The general method of playing the game is as follows:
a) assigning a token 24 to each player, up to a total of eight individual or couple players, and rolling dice 22 by each player to see who goes first, that is, the order of play of the players, and to determine who is to act as the arbiter, that is, the question giver and settler of any dispute, and who is to act as the banker and pass out the play money as play proceeds;
b) having the banker give to each player a predetermined equal amount of play money before the game starts on track 12 and each time a player completes a circuit around track 12, 14 or 16, having advanced through all the spaces 18 thereof;
c) having each player in turn roll the dice to determine to what space 18 of a given track he or she advances, and then having that player immediately follow the color coded instructions for that space, the instructions falling into the following categories:
i. drawing a question from deck 38, 40 or 42, depending on what track the player is on and answering the question thereon to receive play money for a correct answer and to forfeit play money for an incorrect answer,
ii. drawing a chance ("good news/bad news") card from set 44 and receiving or forfeiting play money as a result,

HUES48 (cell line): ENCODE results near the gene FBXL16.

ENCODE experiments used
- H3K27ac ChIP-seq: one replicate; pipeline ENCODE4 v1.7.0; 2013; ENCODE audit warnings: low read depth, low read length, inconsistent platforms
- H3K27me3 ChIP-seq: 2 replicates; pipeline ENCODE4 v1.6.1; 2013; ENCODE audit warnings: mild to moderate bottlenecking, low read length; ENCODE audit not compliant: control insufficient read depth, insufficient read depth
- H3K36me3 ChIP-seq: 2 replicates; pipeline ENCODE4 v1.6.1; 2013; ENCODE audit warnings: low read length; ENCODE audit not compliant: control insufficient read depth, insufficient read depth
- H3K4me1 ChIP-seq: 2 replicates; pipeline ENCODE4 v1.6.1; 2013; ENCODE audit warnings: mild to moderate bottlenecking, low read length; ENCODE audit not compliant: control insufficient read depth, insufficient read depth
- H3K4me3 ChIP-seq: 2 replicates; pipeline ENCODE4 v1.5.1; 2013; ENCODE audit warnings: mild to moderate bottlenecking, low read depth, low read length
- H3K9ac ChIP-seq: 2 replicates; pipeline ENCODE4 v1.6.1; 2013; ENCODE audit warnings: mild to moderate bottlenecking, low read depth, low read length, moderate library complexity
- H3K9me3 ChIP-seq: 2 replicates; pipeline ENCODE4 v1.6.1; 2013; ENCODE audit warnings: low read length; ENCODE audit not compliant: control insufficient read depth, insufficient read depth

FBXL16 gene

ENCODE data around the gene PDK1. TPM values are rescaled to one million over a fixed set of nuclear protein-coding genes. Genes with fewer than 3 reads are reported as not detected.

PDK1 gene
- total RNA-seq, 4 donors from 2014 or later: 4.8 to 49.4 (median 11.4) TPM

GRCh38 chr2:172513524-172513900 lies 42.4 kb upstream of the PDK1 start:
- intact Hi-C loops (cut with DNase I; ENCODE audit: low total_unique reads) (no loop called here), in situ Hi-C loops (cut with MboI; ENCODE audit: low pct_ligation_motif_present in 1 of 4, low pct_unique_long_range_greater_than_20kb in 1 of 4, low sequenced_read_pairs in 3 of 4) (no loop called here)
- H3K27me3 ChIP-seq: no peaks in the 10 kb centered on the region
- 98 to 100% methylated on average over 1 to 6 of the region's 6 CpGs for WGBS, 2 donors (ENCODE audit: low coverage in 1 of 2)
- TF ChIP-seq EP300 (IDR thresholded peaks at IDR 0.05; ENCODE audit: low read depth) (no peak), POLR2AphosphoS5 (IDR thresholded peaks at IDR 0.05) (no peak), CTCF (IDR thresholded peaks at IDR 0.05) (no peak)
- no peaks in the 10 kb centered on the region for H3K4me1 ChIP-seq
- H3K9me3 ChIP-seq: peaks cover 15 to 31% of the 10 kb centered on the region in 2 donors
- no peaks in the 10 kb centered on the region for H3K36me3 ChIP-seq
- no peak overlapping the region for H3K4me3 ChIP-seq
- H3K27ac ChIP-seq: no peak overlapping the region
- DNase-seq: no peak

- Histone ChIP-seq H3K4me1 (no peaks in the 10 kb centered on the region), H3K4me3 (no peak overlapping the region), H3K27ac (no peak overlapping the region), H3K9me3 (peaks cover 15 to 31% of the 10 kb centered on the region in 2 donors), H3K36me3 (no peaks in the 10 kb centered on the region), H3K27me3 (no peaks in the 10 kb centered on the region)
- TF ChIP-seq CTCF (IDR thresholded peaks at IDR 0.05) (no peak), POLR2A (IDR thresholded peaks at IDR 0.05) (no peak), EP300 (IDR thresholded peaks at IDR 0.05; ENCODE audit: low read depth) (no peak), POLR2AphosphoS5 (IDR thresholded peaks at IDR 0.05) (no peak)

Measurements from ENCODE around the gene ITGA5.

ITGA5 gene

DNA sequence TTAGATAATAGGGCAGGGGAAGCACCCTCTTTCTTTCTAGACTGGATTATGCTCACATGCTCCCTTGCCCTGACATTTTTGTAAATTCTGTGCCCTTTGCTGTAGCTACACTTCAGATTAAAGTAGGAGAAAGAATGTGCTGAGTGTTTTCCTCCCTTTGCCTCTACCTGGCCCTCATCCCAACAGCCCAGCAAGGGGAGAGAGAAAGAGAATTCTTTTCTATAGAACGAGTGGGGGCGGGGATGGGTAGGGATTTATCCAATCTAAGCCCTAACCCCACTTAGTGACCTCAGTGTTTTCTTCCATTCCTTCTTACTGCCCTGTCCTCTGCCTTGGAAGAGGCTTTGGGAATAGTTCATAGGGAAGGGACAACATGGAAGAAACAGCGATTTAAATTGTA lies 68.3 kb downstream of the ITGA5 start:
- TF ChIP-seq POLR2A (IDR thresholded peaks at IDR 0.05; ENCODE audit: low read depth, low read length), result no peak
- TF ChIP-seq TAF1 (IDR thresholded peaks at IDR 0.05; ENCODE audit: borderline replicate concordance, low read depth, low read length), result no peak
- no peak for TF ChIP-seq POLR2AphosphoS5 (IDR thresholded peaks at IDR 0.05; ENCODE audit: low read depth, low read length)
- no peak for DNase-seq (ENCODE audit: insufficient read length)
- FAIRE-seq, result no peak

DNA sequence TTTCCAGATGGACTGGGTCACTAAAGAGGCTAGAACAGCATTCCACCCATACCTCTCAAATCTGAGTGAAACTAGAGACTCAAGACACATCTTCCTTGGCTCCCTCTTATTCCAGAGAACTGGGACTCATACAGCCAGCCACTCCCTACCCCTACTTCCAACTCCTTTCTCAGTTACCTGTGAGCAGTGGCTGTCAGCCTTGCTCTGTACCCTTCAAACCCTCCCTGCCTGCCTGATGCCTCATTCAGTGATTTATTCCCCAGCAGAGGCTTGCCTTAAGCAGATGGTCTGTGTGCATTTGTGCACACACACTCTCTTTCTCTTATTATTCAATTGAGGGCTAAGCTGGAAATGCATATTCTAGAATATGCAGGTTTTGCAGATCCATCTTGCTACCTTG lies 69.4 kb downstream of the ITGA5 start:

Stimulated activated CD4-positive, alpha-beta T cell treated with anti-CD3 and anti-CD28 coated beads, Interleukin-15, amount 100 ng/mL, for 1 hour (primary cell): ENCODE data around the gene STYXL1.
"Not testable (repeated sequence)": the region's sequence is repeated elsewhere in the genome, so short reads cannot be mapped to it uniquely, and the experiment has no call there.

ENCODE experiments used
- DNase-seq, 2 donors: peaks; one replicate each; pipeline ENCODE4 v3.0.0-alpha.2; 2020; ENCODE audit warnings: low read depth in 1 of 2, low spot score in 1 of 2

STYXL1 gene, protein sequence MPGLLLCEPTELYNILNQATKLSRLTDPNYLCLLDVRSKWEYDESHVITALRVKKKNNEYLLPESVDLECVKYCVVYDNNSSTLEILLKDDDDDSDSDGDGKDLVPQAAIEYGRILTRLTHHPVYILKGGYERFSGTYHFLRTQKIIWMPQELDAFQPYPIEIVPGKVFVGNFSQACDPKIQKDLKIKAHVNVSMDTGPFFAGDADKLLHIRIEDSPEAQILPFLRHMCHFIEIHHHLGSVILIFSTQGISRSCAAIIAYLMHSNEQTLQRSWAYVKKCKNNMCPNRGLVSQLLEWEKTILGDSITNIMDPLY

iii. drawing a "no-penalty" card from set 46 to use to pay a fine for a wrong answer to a question on a question card,
iv drawing a "player's choice" card from set 48, enabling the player to select the format of the question he or she is to be asked; and,
d) continuing play by all players until one player accumulates a predetermined winning amount of play money.
The game can be played just using track 12. Alternatively, it can be played also using track 14 or track 14 and track 16. Advancement to each of these additional tracks is done by having a player accumulate enough play money to pay the predetermined advancement fee to the banker.
The following specific set of rules illustrates one form of the method and also gives additional details of the general method:
In tracks 12 and 14, players receive $300 at the beginning of play and another $300 thereafter each time they complete a turn around the board. For players who are in danger of elimination because of insolvency, the bank offers a one time only loan of $2,000. The borrowed money and an interest of $200 are due and payable anytime before the borrower graduates to a higher track 14 or 16. Eight individuals can play at one time. Partners may also play. In this case, the number sets of partners cannot exceed eight. A set of partners uses one game piece. A mix of singles and partners is also possible. In other words, a husband and wife may play as a team (one couple) or as two separate players.